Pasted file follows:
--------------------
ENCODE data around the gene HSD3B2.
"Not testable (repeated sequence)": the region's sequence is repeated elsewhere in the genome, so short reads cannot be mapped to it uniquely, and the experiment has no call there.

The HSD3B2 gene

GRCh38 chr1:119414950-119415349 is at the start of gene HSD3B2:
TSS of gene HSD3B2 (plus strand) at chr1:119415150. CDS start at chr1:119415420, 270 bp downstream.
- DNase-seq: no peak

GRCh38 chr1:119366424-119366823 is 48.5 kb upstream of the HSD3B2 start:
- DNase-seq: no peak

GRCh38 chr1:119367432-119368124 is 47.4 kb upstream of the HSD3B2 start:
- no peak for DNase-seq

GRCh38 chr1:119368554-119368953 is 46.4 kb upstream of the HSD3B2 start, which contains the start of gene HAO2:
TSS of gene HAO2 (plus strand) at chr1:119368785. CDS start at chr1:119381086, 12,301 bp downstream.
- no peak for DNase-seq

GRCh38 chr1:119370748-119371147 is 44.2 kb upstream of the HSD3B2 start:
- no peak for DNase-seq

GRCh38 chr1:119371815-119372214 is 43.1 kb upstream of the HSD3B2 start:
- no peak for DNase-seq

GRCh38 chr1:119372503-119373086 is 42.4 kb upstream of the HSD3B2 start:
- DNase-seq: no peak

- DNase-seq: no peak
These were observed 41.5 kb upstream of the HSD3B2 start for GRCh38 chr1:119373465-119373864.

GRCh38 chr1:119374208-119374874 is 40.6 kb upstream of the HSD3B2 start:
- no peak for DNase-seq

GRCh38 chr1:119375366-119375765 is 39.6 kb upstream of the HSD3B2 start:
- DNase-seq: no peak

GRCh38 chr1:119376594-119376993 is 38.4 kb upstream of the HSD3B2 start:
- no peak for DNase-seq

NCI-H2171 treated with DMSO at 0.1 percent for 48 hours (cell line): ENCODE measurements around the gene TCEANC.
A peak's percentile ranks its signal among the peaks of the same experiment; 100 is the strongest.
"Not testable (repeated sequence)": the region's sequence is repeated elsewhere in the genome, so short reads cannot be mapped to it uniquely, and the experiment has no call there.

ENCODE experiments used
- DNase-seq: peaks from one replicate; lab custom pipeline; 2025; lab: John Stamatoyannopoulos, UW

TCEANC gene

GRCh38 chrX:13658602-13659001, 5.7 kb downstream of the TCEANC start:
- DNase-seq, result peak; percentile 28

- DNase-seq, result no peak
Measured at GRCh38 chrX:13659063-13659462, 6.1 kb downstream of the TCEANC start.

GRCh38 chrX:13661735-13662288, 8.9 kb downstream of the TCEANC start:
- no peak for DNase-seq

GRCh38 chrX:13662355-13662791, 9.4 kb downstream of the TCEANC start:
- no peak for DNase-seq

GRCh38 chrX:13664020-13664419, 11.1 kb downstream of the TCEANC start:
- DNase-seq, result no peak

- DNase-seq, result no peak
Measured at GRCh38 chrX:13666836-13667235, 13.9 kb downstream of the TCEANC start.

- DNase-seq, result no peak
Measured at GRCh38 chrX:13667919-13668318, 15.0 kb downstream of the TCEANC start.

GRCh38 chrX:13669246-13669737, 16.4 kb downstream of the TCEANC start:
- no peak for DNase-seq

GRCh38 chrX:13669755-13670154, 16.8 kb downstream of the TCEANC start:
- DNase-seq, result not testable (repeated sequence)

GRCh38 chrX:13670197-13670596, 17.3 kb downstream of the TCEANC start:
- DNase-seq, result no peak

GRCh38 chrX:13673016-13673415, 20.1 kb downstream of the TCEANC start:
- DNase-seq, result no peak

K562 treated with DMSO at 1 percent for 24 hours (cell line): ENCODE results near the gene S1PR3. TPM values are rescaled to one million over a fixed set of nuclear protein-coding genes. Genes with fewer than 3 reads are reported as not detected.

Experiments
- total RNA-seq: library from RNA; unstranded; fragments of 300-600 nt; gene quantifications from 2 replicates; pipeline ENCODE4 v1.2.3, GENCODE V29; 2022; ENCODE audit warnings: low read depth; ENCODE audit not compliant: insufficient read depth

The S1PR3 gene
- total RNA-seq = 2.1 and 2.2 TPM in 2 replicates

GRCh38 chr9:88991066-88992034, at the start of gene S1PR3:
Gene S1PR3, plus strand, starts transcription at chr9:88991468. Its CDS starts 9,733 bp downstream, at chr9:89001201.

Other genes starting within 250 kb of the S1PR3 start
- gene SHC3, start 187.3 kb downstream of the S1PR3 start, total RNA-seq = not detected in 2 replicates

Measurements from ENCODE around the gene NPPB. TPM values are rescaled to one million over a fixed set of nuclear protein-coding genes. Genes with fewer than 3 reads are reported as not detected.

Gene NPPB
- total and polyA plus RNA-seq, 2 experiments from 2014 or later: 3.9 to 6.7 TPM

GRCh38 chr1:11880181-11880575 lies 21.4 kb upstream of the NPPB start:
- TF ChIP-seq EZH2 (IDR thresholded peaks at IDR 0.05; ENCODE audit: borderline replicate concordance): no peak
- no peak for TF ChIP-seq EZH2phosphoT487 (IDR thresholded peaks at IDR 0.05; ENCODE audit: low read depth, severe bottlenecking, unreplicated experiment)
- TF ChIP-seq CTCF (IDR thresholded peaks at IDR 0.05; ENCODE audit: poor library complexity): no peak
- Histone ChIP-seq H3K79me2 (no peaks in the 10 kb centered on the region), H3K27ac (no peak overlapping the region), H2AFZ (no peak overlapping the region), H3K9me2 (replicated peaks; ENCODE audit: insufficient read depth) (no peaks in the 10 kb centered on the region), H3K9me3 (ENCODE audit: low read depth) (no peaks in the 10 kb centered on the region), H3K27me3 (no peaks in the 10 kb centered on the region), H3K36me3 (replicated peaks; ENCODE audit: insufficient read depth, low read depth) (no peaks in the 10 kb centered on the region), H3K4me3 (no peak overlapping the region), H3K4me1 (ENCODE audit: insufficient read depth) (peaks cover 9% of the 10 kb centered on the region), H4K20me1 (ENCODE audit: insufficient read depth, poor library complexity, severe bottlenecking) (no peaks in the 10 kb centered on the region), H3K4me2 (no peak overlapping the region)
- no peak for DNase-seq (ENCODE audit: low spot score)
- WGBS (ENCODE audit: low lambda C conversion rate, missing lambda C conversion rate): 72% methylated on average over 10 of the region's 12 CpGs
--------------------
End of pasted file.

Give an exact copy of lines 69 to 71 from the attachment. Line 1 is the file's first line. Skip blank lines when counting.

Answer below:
- TF ChIP-seq EZH2 (IDR thresholded peaks at IDR 0.05; ENCODE audit: borderline replicate concordance): no peak
- no peak for TF ChIP-seq EZH2phosphoT487 (IDR thresholded peaks at IDR 0.05; ENCODE audit: low read depth, severe bottlenecking, unreplicated experiment)
- TF ChIP-seq CTCF (IDR thresholded peaks at IDR 0.05; ENCODE audit: poor library complexity): no peak